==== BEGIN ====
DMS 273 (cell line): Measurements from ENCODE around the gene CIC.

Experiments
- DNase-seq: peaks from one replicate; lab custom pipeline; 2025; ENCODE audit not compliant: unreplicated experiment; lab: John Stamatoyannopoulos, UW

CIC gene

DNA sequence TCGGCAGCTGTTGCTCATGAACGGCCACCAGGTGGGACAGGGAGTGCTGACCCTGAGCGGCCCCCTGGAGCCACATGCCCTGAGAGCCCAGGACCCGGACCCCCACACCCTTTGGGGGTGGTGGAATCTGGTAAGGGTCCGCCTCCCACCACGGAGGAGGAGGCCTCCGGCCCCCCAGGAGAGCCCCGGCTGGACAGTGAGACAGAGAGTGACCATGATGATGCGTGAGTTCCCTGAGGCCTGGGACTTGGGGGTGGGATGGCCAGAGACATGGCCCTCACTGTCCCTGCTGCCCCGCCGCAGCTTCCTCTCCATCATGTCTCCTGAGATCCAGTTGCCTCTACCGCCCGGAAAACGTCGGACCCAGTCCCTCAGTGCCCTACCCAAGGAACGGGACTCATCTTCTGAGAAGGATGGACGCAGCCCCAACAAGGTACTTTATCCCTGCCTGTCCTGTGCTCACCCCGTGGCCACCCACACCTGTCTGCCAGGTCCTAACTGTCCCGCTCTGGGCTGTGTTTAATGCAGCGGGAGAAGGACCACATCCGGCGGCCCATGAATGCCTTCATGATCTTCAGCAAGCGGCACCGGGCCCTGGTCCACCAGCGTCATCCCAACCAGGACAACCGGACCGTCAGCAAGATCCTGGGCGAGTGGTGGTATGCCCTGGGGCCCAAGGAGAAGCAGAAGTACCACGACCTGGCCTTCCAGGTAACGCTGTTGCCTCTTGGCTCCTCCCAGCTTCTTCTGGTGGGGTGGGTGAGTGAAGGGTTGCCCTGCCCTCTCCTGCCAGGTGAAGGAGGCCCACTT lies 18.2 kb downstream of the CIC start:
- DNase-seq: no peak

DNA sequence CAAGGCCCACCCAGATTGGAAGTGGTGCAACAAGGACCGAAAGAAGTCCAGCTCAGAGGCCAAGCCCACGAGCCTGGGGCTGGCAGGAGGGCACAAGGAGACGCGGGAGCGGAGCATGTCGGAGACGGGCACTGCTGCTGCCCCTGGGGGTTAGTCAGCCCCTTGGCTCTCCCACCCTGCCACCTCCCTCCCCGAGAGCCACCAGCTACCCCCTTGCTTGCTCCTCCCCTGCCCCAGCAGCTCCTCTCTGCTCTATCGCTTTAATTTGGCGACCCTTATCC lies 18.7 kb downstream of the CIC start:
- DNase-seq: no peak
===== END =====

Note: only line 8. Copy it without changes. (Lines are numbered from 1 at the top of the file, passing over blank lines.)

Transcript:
- DNase-seq: no peak